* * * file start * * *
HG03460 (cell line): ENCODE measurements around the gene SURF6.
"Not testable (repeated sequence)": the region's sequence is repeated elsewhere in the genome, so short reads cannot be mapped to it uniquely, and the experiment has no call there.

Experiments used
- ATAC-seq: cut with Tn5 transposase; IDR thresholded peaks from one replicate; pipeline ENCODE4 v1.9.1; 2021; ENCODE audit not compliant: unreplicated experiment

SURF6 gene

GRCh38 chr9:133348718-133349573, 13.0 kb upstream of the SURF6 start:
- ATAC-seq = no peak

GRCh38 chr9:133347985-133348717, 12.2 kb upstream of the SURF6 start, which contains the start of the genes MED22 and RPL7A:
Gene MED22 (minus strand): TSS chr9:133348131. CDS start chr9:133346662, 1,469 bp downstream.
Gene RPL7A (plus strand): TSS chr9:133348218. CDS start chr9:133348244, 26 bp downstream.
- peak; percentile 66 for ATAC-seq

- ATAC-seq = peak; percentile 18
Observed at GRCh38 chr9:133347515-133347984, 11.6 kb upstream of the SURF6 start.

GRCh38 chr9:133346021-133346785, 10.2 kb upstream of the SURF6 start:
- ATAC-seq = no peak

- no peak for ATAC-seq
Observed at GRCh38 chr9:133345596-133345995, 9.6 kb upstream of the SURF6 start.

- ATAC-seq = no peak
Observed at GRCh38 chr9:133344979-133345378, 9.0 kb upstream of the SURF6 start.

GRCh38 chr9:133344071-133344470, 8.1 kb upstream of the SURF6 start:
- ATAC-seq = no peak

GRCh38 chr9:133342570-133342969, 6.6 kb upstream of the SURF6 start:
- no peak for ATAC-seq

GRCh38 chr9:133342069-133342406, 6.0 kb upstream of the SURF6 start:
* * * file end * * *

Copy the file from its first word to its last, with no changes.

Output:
HG03460 (cell line): ENCODE measurements around the gene SURF6.
"Not testable (repeated sequence)": the region's sequence is repeated elsewhere in the genome, so short reads cannot be mapped to it uniquely, and the experiment has no call there.

Experiments used
- ATAC-seq: cut with Tn5 transposase; IDR thresholded peaks from one replicate; pipeline ENCODE4 v1.9.1; 2021; ENCODE audit not compliant: unreplicated experiment

SURF6 gene

GRCh38 chr9:133348718-133349573, 13.0 kb upstream of the SURF6 start:
- ATAC-seq = no peak

GRCh38 chr9:133347985-133348717, 12.2 kb upstream of the SURF6 start, which contains the start of the genes MED22 and RPL7A:
Gene MED22 (minus strand): TSS chr9:133348131. CDS start chr9:133346662, 1,469 bp downstream.
Gene RPL7A (plus strand): TSS chr9:133348218. CDS start chr9:133348244, 26 bp downstream.
- peak; percentile 66 for ATAC-seq

- ATAC-seq = peak; percentile 18
Observed at GRCh38 chr9:133347515-133347984, 11.6 kb upstream of the SURF6 start.

GRCh38 chr9:133346021-133346785, 10.2 kb upstream of the SURF6 start:
- ATAC-seq = no peak

- no peak for ATAC-seq
Observed at GRCh38 chr9:133345596-133345995, 9.6 kb upstream of the SURF6 start.

- ATAC-seq = no peak
Observed at GRCh38 chr9:133344979-133345378, 9.0 kb upstream of the SURF6 start.

GRCh38 chr9:133344071-133344470, 8.1 kb upstream of the SURF6 start:
- ATAC-seq = no peak

GRCh38 chr9:133342570-133342969, 6.6 kb upstream of the SURF6 start:
- no peak for ATAC-seq

GRCh38 chr9:133342069-133342406, 6.0 kb upstream of the SURF6 start: